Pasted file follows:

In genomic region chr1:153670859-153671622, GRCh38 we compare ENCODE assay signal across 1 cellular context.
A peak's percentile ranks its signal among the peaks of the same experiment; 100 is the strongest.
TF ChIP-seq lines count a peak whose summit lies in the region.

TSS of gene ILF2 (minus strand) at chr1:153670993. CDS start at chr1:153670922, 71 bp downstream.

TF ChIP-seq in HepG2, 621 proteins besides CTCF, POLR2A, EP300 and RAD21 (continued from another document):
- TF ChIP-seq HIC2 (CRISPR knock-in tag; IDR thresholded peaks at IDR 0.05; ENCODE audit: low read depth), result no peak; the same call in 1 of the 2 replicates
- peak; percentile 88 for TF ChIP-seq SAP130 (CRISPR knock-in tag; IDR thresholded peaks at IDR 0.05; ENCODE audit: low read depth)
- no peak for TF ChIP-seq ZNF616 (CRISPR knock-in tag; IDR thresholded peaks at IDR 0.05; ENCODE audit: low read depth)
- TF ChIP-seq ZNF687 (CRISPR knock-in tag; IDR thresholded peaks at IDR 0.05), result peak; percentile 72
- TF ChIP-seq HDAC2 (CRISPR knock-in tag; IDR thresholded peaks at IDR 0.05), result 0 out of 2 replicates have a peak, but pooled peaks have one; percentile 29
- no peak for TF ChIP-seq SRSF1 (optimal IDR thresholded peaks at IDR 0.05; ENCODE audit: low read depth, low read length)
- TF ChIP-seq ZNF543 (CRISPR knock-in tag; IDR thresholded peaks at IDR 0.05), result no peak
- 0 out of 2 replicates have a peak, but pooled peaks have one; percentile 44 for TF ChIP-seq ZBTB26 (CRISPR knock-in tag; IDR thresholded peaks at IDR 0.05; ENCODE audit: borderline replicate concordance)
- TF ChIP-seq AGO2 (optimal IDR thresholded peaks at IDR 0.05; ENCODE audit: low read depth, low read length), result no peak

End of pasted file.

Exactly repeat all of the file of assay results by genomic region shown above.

In genomic region chr1:153670859-153671622, GRCh38 we compare ENCODE assay signal across 1 cellular context.
A peak's percentile ranks its signal among the peaks of the same experiment; 100 is the strongest.
TF ChIP-seq lines count a peak whose summit lies in the region.

TSS of gene ILF2 (minus strand) at chr1:153670993. CDS start at chr1:153670922, 71 bp downstream.

TF ChIP-seq in HepG2, 621 proteins besides CTCF, POLR2A, EP300 and RAD21 (continued from another document):
- TF ChIP-seq HIC2 (CRISPR knock-in tag; IDR thresholded peaks at IDR 0.05; ENCODE audit: low read depth), result no peak; the same call in 1 of the 2 replicates
- peak; percentile 88 for TF ChIP-seq SAP130 (CRISPR knock-in tag; IDR thresholded peaks at IDR 0.05; ENCODE audit: low read depth)
- no peak for TF ChIP-seq ZNF616 (CRISPR knock-in tag; IDR thresholded peaks at IDR 0.05; ENCODE audit: low read depth)
- TF ChIP-seq ZNF687 (CRISPR knock-in tag; IDR thresholded peaks at IDR 0.05), result peak; percentile 72
- TF ChIP-seq HDAC2 (CRISPR knock-in tag; IDR thresholded peaks at IDR 0.05), result 0 out of 2 replicates have a peak, but pooled peaks have one; percentile 29
- no peak for TF ChIP-seq SRSF1 (optimal IDR thresholded peaks at IDR 0.05; ENCODE audit: low read depth, low read length)
- TF ChIP-seq ZNF543 (CRISPR knock-in tag; IDR thresholded peaks at IDR 0.05), result no peak
- 0 out of 2 replicates have a peak, but pooled peaks have one; percentile 44 for TF ChIP-seq ZBTB26 (CRISPR knock-in tag; IDR thresholded peaks at IDR 0.05; ENCODE audit: borderline replicate concordance)
- TF ChIP-seq AGO2 (optimal IDR thresholded peaks at IDR 0.05; ENCODE audit: low read depth, low read length), result no peak